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Romney Isn’t Concerned—Paul Krugman— 2 February 2012—Now, the truth is that the safety net does need repair. It provides a lot of help to the poor, but not enough. Medicaid, for example, provides essential health care to millions of unlucky citizens, children especially, but many people still fall through the cracks: among Americans with annual incomes under $25,000, more than a quarter—28.7 percent—don’t have any kind of health insurance. And, no, they can’t make up for that lack of coverage by going to emergency rooms. Similarly, food aid programs help a lot, but one in six Americans living below the poverty line suffers from “low food security.” This is officially defined as involving situations in which “food intake was reduced at times during the year because [households] had insufficient money or other resources for food”—in other words, hunger. So we do need to strengthen our safety net.

Mr. Romney, however, wants to make the safety net weaker instead. Specifically, the candidate has endorsed Representative Paul Ryan’s plan for drastic cuts in federal spending—with almost two-thirds of the proposed spending cuts coming at the expense of low-income Americans. To the extent that Mr. Romney has differentiated his position from the Ryan plan, it is in the direction of even harsher cuts for the poor; his Medicaid proposal appears to involve a 40 percent reduction in financing compared with current law. So Mr. Romney’s position seems to be that we need not worry about the poor thanks to programs that he insists, falsely, don’t actually help the needy, and which he intends, in any case, to destroy.

Still, I believe Mr. Romney when he says he isn’t concerned about the poor. What I don’t believe is his assertion that he’s equally unconcerned about the rich, who are “doing fine.” After all, if that’s what he really feels, why does he propose showering them with money? And we’re talking about a lot of money. According to the nonpartisan Tax Policy Center, Mr. Romney’s tax plan would actually raise taxes on many lower-income Americans, while sharply cutting taxes at the top end. More than 80 percent of the tax cuts would go to people making more than $200,000 a year, almost half to those making more than $1 million a year, with the average member of the million-plus club getting a $145,000 tax break. And these big tax breaks would create a big budget hole, increasing the deficit by $180 billion a year—and making those draconian cuts in safety-net programs necessary.

Which brings us back to Mr. Romney’s lack of concern. You can say this for the former Massachusetts governor and Bain Capital executive: He is opening up new frontiers in American politics. Even conservative politicians used to find it necessary to pretend that they cared about the poor. Remember “compassionate conservatism”? Mr. Romney has, however, done away with that pretense. At this rate, we may soon have politicians who admit what has been obvious all along: that they don’t care about the middle class either, that they aren’t concerned about the lives of ordinary Americans, and never were.—NYTimes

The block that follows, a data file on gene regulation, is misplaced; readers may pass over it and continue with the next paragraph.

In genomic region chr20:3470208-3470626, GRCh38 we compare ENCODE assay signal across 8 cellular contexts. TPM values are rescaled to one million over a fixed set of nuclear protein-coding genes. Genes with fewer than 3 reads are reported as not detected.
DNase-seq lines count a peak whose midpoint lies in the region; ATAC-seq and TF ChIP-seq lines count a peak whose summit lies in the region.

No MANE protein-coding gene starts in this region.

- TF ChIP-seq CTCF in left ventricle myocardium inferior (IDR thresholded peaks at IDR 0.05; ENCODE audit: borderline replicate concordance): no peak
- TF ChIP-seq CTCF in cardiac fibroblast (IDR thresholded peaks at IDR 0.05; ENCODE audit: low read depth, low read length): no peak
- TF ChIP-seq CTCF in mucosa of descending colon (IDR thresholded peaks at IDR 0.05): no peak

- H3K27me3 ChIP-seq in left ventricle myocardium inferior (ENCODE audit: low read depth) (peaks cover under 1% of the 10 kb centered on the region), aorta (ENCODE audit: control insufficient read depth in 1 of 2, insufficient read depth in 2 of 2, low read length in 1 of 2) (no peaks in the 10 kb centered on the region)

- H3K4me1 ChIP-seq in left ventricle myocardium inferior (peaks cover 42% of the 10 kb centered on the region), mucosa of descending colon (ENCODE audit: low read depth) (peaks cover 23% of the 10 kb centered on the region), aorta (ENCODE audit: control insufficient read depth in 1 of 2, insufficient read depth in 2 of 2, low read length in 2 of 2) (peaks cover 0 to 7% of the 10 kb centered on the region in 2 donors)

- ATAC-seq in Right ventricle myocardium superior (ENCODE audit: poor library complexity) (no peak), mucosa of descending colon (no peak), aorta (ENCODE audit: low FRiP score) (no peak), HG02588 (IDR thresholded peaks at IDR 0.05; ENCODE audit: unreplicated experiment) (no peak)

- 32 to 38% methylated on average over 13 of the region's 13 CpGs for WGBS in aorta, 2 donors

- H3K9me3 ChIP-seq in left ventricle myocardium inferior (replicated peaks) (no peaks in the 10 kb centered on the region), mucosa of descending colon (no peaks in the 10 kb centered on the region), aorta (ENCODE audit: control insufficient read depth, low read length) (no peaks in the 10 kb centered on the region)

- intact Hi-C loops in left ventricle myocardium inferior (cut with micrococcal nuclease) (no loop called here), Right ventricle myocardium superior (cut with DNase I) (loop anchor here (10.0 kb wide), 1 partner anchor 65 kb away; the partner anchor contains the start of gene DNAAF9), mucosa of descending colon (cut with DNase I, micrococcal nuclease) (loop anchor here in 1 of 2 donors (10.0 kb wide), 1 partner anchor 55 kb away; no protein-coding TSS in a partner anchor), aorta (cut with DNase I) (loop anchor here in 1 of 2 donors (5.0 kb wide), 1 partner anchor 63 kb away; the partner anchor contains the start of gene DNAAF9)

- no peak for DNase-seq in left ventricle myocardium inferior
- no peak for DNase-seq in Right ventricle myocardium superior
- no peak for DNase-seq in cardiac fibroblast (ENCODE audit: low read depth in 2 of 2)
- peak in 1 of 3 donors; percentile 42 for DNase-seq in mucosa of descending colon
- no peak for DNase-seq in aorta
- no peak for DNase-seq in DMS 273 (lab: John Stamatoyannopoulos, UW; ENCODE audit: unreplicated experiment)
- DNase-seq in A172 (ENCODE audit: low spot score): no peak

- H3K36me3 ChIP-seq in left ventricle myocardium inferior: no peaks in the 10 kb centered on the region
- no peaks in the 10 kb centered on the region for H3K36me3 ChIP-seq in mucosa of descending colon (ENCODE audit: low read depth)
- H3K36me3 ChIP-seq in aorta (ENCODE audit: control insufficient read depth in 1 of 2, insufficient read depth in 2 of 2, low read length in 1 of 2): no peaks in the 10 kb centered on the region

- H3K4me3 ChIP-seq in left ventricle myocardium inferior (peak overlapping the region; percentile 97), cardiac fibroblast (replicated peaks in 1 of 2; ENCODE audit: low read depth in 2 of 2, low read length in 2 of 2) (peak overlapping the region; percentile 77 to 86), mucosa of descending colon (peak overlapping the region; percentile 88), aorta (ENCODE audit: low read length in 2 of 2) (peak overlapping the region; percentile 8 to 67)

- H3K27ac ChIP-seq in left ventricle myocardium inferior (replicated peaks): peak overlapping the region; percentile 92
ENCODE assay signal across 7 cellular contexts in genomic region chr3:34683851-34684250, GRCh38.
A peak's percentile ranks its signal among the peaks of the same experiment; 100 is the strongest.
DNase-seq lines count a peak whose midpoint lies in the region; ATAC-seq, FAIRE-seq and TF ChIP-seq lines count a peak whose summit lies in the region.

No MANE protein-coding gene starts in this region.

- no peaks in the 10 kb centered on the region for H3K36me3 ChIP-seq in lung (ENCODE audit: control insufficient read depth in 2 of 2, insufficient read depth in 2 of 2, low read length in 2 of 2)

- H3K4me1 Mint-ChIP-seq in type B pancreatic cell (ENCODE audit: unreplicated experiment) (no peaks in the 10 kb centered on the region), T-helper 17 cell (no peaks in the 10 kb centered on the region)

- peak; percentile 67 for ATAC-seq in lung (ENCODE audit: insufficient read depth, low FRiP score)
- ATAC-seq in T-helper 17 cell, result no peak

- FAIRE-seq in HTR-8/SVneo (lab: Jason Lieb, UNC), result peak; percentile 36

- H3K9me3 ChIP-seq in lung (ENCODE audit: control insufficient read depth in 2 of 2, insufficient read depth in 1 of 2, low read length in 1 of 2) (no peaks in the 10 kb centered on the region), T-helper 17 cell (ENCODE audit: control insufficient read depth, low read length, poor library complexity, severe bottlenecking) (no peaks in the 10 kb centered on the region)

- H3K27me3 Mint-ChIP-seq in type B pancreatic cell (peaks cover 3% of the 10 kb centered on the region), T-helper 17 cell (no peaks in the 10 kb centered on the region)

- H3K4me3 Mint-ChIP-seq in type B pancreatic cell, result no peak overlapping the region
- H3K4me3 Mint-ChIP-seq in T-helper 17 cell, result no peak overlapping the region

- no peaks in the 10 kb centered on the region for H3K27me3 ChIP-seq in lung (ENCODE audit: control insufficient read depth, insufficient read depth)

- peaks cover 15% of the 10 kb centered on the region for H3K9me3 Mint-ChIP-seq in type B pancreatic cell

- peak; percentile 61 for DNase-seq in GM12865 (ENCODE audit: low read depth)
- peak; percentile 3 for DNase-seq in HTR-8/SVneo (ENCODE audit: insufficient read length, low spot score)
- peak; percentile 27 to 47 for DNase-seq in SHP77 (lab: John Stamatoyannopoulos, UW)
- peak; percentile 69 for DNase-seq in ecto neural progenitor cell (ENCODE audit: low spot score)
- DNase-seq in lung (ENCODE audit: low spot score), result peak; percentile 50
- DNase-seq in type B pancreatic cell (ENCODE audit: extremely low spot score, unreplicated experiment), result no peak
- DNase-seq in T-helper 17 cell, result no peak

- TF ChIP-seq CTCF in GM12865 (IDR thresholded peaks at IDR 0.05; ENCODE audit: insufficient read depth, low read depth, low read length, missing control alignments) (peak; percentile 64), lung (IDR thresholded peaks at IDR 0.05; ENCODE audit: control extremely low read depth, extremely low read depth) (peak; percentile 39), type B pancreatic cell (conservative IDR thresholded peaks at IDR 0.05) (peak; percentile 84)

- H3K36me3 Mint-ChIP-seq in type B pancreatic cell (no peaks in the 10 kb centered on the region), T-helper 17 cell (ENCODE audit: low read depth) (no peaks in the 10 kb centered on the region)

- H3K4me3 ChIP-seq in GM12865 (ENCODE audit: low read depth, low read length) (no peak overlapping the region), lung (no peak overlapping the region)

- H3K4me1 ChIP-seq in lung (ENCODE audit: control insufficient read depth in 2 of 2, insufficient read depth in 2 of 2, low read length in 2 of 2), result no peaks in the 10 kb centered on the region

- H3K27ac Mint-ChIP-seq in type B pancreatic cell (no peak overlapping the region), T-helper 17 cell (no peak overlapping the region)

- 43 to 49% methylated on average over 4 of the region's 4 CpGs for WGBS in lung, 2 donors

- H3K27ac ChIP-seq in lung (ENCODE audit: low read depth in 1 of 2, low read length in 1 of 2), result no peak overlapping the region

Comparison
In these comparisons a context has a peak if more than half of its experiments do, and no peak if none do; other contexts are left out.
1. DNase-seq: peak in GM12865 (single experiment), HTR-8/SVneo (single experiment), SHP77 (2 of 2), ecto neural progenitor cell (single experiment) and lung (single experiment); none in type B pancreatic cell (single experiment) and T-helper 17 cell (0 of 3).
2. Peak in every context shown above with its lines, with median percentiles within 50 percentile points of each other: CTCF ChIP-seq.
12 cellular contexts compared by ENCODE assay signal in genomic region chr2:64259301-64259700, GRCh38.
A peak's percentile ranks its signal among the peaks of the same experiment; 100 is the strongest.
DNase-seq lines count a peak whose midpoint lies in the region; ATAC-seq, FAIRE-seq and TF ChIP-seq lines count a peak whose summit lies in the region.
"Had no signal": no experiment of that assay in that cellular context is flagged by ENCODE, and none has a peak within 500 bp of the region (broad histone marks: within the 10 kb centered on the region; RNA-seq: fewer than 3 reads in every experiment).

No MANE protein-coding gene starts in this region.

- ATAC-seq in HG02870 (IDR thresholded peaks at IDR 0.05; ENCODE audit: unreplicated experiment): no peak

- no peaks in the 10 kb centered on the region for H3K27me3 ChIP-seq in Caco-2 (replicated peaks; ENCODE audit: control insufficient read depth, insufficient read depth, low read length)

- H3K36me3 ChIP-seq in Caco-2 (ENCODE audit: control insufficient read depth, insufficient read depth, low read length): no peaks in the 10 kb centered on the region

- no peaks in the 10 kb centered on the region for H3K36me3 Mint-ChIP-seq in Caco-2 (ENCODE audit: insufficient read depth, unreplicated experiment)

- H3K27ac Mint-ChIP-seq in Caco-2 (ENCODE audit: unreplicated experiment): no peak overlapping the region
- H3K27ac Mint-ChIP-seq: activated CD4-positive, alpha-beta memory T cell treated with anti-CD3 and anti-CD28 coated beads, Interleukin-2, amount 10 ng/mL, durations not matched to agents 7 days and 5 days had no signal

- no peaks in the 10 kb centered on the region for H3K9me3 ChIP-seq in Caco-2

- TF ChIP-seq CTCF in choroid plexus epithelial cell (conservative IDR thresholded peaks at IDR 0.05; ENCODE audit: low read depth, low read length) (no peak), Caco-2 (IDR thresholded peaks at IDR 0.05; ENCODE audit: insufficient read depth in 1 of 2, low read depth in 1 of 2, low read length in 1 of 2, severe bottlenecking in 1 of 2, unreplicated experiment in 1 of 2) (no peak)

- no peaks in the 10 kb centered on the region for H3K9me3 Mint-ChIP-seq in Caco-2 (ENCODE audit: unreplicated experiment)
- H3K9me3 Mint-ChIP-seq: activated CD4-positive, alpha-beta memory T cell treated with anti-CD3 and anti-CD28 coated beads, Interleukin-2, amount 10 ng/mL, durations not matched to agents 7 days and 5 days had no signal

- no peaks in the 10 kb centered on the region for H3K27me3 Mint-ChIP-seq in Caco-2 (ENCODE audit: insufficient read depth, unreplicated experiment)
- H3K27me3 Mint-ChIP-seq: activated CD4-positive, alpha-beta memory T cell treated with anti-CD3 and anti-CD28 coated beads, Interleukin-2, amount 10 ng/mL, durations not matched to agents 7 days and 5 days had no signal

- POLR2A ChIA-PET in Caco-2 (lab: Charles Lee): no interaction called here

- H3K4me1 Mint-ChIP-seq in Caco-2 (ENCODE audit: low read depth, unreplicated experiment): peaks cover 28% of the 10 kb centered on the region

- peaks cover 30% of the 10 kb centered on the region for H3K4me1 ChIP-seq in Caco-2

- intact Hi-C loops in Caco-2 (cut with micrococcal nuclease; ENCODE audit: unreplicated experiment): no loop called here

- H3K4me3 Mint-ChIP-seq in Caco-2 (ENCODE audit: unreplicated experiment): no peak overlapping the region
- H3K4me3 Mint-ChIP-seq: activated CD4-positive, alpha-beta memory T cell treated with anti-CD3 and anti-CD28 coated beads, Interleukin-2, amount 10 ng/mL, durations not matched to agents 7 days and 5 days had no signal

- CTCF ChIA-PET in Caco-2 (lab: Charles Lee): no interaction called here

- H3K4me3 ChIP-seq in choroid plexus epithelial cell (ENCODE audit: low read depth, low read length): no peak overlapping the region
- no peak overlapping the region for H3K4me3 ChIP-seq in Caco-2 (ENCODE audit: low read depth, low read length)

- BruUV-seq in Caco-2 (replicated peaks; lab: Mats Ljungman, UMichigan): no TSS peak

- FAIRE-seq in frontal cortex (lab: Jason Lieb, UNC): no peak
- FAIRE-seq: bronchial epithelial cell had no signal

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Obama and Black America Unconditional, unrequited love?—By Kevin Alexander Gray—2 September 2011—For all Americans, the average life expectancy is 78 years and two months according to the Centers for Disease Control. But for black Americans life expectancy is 74 years and three months—for black women it’s 76.8 years, and black men 70.2 years. If Commission members had their way the retirement age for full benefits would be raised to 69 from 67 by 2075. Obviously, black males would be the biggest losers in such a setup, literally working till death. At the moment, one in five blacks has no health insurance, compared to 12 percent of whites. And insurance companies routinely reject covering former inmates with the claim that they come from an “at-risk population.” One in seven African Americans is out of work—the highest in nearly a quarter century. More than two out of ten African Americans—and three out of ten black children— live in poverty.

For every dollar of wealth owned by the typical white family, the typical family of color owns only sixteen cents, according to a study published last March by the Insight Center for Community Economic Development entitled ”Lifting As We Climb: Women of Color, Wealth and America’s Future. Nearly half of all single black and Hispanic women have zero or negative wealth, meaning their debts exceed all their assets. The median wealth for single black women is only $100, for single Hispanic women, $120. This compares to just over $41,000 for single white women. About a third of single Hispanic women and one-fourth of single black women have no checking or savings account. Overall, blacks continue to earn far less than whites. The median annual income for a black household in 2009, the most recent year statistics were available, was $33,463 while for whites it was $54,671.TheNewLiberator

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Why Record Black Male Unemployment Remains Invisible to the First Black President—Bruce A. Dixon—1 February 2012—In the president's world, since blacks fear to criticize the president, black unemployment just doesn't matter. But if you live in places like Milwaukee, a mere 90 miles from the door of Obama's south side Chicago home, or even a mile west on 51st street from the Obamas, massive black unemployment is a crucial and unavoidable fact of collective life.

A study of black male employment patterns in the 20 largest US metropolitan areas over the last four decades just released by the University of Wisconsin at Milwaukee starkly illustrates the growing and acute racial disparities in employment, disparities the African American political class, sometimes called the Black Misleadership Class don't bring up for fear of embarrassing their president. The truth is sometimes embarrassing. But that doesn't stop it from being true. Barack Obama's wisdom on black unemployment pulled straight from the mouth of Ronald Reagan, who declared that a rising tide lifts all boats.